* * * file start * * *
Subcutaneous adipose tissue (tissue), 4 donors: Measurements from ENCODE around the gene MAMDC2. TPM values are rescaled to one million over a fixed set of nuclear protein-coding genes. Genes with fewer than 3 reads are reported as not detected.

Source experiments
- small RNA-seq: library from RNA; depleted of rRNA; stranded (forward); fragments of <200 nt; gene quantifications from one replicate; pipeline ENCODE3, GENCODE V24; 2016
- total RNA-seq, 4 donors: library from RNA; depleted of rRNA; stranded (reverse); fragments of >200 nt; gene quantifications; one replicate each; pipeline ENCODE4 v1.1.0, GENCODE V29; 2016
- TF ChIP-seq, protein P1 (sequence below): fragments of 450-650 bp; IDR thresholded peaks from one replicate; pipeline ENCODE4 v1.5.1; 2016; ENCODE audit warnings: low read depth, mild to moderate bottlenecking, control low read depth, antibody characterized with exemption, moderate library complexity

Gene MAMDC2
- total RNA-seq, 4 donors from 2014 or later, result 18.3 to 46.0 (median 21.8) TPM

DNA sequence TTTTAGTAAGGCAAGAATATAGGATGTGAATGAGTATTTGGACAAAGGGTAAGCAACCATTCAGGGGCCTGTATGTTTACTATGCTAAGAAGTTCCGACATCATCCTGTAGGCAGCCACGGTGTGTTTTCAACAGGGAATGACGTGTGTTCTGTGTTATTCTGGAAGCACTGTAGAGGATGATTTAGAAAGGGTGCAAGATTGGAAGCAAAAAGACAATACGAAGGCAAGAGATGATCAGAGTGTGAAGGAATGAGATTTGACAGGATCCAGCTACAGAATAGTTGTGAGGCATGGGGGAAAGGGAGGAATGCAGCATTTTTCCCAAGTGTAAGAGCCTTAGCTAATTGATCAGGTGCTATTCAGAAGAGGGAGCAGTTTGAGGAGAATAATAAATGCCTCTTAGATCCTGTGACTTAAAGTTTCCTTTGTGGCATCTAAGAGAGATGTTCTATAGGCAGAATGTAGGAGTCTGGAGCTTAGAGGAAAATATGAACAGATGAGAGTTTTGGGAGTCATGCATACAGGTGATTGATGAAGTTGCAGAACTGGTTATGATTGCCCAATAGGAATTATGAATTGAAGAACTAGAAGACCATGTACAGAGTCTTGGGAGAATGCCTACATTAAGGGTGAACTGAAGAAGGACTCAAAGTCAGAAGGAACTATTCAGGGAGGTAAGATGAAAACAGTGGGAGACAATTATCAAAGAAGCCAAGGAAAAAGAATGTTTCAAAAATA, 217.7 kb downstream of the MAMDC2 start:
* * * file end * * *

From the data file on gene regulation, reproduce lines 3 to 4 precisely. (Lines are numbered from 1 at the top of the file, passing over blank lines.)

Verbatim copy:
- small RNA-seq: library from RNA; depleted of rRNA; stranded (forward); fragments of <200 nt; gene quantifications from one replicate; pipeline ENCODE3, GENCODE V24; 2016
- total RNA-seq, 4 donors: library from RNA; depleted of rRNA; stranded (reverse); fragments of >200 nt; gene quantifications; one replicate each; pipeline ENCODE4 v1.1.0, GENCODE V29; 2016